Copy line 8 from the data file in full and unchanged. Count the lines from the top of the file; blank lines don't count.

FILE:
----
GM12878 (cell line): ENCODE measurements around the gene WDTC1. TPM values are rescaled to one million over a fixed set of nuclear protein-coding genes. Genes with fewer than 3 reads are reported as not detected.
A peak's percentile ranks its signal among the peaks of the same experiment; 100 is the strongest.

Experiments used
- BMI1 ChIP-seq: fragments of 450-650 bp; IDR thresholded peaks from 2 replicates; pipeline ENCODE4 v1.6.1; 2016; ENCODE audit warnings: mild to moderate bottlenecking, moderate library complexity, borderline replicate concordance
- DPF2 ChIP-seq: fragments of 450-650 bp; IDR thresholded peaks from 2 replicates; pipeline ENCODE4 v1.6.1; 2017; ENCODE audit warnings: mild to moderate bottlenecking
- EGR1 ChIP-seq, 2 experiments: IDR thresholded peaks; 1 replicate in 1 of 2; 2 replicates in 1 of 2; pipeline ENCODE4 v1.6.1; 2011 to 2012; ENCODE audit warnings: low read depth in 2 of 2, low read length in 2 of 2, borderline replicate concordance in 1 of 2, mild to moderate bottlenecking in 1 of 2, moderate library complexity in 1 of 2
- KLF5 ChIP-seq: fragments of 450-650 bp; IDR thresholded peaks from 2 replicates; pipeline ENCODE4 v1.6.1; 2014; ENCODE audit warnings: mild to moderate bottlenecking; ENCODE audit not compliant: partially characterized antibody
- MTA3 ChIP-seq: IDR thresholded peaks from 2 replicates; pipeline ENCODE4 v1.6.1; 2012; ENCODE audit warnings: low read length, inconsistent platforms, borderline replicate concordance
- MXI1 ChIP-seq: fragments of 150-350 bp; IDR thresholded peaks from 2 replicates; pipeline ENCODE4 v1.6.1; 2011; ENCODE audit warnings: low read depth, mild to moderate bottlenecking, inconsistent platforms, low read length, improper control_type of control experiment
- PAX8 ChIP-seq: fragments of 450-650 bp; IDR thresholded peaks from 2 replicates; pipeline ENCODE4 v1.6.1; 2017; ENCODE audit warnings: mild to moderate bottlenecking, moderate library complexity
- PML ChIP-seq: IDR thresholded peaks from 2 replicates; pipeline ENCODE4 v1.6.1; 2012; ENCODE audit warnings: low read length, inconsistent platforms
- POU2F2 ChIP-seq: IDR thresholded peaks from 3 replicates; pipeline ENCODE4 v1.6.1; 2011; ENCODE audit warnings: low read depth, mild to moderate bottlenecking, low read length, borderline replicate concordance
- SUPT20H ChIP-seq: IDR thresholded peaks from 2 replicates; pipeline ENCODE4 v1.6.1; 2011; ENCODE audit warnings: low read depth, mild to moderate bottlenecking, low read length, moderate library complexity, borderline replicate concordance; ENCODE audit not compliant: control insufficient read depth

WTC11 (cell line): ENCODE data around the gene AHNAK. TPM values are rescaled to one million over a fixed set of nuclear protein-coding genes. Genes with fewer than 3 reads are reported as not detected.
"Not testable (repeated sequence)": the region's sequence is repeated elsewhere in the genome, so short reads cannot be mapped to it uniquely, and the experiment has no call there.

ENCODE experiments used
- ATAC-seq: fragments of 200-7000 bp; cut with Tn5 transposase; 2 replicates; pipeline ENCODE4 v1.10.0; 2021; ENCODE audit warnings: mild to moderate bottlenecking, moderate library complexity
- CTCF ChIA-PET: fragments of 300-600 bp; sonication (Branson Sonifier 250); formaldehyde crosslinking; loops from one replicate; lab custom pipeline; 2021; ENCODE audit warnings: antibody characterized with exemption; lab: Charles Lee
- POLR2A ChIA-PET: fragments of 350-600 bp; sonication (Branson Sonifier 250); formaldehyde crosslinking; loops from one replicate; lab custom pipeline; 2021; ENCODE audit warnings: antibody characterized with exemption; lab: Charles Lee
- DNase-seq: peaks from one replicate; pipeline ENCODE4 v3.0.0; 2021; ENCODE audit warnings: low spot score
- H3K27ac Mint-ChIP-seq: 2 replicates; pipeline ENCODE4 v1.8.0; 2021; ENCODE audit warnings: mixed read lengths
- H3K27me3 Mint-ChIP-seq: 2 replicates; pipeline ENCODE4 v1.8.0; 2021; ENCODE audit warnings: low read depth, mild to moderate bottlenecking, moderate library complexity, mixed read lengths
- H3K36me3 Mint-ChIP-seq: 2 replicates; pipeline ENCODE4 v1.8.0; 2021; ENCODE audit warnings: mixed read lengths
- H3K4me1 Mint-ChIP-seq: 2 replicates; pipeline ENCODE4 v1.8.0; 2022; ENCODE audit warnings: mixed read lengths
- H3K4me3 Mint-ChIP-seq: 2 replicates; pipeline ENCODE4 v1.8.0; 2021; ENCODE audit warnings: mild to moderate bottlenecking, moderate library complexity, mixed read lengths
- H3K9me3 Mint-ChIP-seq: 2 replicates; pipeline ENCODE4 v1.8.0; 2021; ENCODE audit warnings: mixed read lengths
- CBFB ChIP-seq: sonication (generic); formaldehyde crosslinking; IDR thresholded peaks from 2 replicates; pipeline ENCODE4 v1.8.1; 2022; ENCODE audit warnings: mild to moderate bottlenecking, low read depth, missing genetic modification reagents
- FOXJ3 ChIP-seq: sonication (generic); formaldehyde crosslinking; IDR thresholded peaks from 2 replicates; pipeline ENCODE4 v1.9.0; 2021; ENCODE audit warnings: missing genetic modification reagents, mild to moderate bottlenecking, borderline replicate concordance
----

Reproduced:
- MTA3 ChIP-seq: IDR thresholded peaks from 2 replicates; pipeline ENCODE4 v1.6.1; 2012; ENCODE audit warnings: low read length, inconsistent platforms, borderline replicate concordance